Efficacy of vaccines against Streptococcus pneumoniae

From MicrobeWiki, the student-edited microbiology resource
Revision as of 18:52, 29 September 2015 by BarichD (talk | contribs)
(diff) ← Older revision | Latest revision (diff) | Newer revision → (diff)
Jump to: navigation, search
This student page has not been curated.

Introduction

Streptococcus pneumoniae is a pathogenic, gram-positive, α-hemolytic, anaerobic bacterium[20]. It causes pneumonia along with other pneumococcal infections some of which include bacterial meningitis, sinusitis, and otitis media[18][20]. S. pneumoniae has developed antibiotic resistance to traditional β-Lactam antibiotics such as Penicillin (and its derivatives). Antibiotic resistance is acquired by alteration of the targeted penicillin binding proteins (PBPs) in the resistant strains that lower its affinity to bind to penicillin[20]. Genome sequencing of the penicillin resistant strains show that point mutations in one of its penicillin binding proteins,PBP2x, decreases its affinity to bind to penicillin[12].

Due to the increasing rate of antibiotic resistance it is important to study newer ways to inhibit S.pneumoniae growth. This is because antibiotics select for growth of rare microorganisms in a population that is otherwise susceptible to the drug[20]. Antibiotic resistance can be overcome by developing vaccines that target virulence factors on the surface of S.pneumoniae thereby disabling the bacteria[9]. Vaccines work by giving the organism immunity against infection by a particular pathogen. Vaccines contain a weakened or dead derivative of the pathogen and in its altered state, vaccine pathogens, are typically safe and unable to cause disease15. The non-virulent pathogens in the vaccine stimulate the organisms B cells to make antibodies for the particular antigens thereby developing immunity to that pathogen[15]. Subsequently, Memory T cells get stimulated upon re-exposure to cognate antigen and rapidly multiply thereby providing “memory” to the body’s immune system [15]. In addition to the weakened or dead form of bacteria or virus, the vaccine also contains antibiotics or preservatives to protect the body against any germs that might get into the vaccine[14].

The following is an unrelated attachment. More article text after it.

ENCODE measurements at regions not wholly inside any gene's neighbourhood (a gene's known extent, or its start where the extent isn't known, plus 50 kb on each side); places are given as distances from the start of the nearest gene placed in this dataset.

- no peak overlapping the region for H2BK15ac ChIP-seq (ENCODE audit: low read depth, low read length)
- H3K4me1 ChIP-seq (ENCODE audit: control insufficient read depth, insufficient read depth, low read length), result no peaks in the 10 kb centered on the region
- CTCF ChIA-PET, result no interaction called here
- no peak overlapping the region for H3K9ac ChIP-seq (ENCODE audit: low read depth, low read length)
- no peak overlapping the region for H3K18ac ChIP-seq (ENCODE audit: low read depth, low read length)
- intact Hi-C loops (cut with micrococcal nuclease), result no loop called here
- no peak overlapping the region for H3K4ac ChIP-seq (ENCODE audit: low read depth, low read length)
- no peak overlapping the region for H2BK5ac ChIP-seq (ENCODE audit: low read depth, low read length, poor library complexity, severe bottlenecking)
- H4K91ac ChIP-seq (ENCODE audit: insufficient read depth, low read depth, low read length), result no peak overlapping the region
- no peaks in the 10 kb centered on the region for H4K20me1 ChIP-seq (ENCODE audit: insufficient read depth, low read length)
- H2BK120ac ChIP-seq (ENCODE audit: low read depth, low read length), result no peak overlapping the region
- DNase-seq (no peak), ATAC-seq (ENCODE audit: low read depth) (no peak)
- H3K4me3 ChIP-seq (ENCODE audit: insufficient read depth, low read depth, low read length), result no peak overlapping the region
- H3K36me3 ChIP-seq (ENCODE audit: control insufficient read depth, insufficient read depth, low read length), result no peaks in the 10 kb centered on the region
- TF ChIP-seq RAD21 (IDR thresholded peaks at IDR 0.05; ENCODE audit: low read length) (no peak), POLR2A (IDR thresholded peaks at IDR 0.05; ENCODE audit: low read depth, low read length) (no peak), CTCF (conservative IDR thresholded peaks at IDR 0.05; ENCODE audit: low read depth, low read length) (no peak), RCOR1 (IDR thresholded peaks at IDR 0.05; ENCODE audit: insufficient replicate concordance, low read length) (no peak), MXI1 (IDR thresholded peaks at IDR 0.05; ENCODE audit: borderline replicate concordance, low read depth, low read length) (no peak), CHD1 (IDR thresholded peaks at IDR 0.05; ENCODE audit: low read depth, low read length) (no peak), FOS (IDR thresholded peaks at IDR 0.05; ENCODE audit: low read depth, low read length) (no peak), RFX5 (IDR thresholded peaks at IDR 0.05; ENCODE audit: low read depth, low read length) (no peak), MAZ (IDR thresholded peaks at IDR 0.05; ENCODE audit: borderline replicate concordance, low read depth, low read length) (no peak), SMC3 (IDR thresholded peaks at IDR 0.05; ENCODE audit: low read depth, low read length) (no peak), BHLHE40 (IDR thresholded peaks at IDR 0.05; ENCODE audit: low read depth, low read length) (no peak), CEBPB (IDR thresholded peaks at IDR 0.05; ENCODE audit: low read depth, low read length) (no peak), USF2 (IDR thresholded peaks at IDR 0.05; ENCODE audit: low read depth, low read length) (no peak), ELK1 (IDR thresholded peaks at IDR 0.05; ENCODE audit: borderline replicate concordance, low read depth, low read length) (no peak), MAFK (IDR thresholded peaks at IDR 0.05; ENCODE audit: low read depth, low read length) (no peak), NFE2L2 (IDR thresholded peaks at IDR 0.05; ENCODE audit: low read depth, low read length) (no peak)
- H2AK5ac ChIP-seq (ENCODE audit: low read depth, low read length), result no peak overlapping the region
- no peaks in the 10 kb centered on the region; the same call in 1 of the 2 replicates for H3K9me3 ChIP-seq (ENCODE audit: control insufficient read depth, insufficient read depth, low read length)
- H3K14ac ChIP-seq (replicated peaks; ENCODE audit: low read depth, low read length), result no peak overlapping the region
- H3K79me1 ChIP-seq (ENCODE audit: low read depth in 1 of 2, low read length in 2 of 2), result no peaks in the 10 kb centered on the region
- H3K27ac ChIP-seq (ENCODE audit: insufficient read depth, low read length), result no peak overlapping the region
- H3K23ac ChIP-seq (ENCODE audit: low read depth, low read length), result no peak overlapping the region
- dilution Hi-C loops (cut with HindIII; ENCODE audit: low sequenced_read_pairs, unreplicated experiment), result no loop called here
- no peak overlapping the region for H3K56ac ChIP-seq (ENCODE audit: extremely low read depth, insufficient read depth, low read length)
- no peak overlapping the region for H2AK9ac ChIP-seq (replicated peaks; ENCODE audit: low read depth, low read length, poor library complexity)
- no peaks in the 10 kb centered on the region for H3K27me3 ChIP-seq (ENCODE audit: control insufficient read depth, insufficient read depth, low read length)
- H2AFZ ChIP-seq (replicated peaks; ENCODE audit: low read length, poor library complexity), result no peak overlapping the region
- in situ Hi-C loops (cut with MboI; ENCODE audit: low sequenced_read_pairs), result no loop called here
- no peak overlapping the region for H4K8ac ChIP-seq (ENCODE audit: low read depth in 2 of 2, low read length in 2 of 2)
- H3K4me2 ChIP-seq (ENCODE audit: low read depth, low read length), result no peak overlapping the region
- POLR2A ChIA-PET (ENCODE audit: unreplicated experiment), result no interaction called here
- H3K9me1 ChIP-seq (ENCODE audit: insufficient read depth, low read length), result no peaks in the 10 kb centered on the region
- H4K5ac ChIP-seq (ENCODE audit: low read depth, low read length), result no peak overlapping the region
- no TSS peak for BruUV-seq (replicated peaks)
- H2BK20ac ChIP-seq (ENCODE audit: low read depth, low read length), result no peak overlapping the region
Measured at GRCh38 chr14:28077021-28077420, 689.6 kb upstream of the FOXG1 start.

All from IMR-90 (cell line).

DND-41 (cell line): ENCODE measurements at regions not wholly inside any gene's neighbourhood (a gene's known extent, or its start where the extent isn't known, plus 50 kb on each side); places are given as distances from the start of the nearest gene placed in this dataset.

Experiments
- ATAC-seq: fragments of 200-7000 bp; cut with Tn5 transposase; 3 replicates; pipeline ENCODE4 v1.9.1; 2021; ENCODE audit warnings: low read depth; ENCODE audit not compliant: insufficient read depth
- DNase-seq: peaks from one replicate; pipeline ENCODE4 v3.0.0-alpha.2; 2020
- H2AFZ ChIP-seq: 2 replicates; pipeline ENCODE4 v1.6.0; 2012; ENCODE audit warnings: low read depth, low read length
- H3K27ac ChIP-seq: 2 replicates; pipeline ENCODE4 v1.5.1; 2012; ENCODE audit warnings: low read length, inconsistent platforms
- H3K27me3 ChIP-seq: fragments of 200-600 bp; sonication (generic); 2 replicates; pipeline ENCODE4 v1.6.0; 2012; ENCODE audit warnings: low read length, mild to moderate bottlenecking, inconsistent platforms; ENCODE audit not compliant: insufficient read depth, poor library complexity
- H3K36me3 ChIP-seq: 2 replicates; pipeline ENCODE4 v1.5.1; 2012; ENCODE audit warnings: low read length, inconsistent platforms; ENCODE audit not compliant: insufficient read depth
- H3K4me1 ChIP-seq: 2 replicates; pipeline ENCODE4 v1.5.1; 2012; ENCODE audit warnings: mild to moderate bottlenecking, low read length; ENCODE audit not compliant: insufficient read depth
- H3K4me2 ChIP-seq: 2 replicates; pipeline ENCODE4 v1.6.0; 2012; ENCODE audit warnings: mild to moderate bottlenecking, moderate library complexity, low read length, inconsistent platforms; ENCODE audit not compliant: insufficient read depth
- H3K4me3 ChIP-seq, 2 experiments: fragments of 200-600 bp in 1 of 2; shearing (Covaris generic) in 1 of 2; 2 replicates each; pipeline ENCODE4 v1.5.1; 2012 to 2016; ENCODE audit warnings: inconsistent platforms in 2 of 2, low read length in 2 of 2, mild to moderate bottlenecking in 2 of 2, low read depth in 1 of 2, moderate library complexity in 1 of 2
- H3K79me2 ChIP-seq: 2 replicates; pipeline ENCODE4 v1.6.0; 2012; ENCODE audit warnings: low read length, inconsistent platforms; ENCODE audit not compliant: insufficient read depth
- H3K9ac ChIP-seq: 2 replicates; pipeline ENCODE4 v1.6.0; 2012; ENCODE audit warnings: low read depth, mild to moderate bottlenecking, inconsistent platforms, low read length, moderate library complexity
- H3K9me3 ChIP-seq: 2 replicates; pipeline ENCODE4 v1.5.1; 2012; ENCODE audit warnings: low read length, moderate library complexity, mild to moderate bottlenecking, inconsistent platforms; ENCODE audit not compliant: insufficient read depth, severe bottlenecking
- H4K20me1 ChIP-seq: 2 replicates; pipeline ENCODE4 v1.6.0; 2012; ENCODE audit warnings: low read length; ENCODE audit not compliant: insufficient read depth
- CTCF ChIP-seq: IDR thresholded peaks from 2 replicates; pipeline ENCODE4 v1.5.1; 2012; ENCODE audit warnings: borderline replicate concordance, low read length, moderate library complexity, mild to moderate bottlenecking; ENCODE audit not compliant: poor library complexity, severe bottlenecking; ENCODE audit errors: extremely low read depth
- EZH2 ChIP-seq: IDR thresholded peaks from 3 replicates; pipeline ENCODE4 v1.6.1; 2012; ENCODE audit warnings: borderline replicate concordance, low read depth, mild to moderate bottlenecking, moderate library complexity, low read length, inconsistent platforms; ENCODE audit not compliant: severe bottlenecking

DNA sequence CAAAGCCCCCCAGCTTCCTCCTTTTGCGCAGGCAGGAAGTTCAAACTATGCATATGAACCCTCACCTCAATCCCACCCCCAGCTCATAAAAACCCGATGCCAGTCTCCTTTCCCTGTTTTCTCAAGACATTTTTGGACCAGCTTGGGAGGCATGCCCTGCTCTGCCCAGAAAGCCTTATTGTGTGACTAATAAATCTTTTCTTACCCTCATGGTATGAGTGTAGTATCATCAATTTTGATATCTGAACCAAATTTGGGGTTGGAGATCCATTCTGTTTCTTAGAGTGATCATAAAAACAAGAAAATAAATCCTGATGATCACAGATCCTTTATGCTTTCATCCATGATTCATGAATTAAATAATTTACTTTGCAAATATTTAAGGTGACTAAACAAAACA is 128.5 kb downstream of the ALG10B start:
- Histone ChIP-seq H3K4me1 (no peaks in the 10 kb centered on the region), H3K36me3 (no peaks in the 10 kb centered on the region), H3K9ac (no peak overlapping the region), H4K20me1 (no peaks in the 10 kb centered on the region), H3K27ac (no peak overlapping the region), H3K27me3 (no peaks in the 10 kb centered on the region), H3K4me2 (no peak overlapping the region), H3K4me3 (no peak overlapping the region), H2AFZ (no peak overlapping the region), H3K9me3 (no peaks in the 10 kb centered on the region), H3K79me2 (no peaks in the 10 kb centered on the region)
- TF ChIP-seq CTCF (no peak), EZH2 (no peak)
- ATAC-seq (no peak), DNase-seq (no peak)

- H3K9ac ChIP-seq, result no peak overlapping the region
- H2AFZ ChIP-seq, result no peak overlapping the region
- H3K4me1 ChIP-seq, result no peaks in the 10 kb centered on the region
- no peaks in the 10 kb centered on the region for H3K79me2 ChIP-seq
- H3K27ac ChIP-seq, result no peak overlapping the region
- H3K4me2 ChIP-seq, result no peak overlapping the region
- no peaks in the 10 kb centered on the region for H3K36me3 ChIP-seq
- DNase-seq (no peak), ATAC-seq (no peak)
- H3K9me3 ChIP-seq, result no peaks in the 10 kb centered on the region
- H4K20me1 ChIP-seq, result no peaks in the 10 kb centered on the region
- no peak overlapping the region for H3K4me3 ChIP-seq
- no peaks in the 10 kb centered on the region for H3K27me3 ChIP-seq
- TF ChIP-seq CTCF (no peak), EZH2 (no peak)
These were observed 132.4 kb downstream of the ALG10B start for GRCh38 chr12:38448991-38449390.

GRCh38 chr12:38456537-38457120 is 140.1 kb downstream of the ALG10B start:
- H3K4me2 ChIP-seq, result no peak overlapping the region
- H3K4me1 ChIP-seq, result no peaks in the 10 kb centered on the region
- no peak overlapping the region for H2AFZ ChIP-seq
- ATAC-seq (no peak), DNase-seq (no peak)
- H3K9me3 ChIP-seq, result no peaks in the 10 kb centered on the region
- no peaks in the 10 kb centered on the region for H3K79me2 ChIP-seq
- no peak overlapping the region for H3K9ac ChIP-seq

Current pneumococcal vaccines target the polysaccharide capsule because immunity after pneumococcal disease is directed against the capsular serotype of the S.pneumoniae bacteria involved[22]. Serotype is a characteristic set of antigens that help to distinguish a group of closely related microorganisms. 91 serotypes of S.pneumoniae have been identified based on the difference in composition of the polysaccharide capsule[18]. The polysaccharide capsule is a virulence factor however; only some of the 91 serotypes cause pneumococcal disease. Current pneumococcal vaccines, Polysaccharide (23-valent) PS vaccine and conjugate vaccine (PCV-7) cover the most common and virulent serotypes and give immunity against 23 and 7 serotypes respectively. However, given the large number of serotypes (~91 serotypes), serotype replacement, which is replacement of vaccine serotype (VTs) by non-vaccine serotypes (NVTs) in disease and in carriage has become a growing concern thereby making vaccination against current serotypes less effective[2][18].

Current pneumococcal vaccines

As an alternative to β-lactam antibiotics, vaccines have been created that target cell surface polysaccharide, which aim to develop immunity against the virulent serotypes of S. pneumoniae. The two vaccines widely used are polysaccharide vaccine (23-valent polysaccharide vaccine) and pneumococcal conjugate vaccine (heptavalent protein–polysaccharide conjugate vaccine, PCV-7) [2]. The polysaccharide vaccine provides immunity against 23 S.pneumoniae serotypes (Table 3.) and is effective in older immunocompetent patients [2][18]. However, this vaccine cannot be administered to infants below 2 years of age and to immunodeficient patients perhaps due to an immature or a sensitive immune system [18]. The newer conjugate vaccine, PCV-7 is able to provide immunity to this age group [2][18].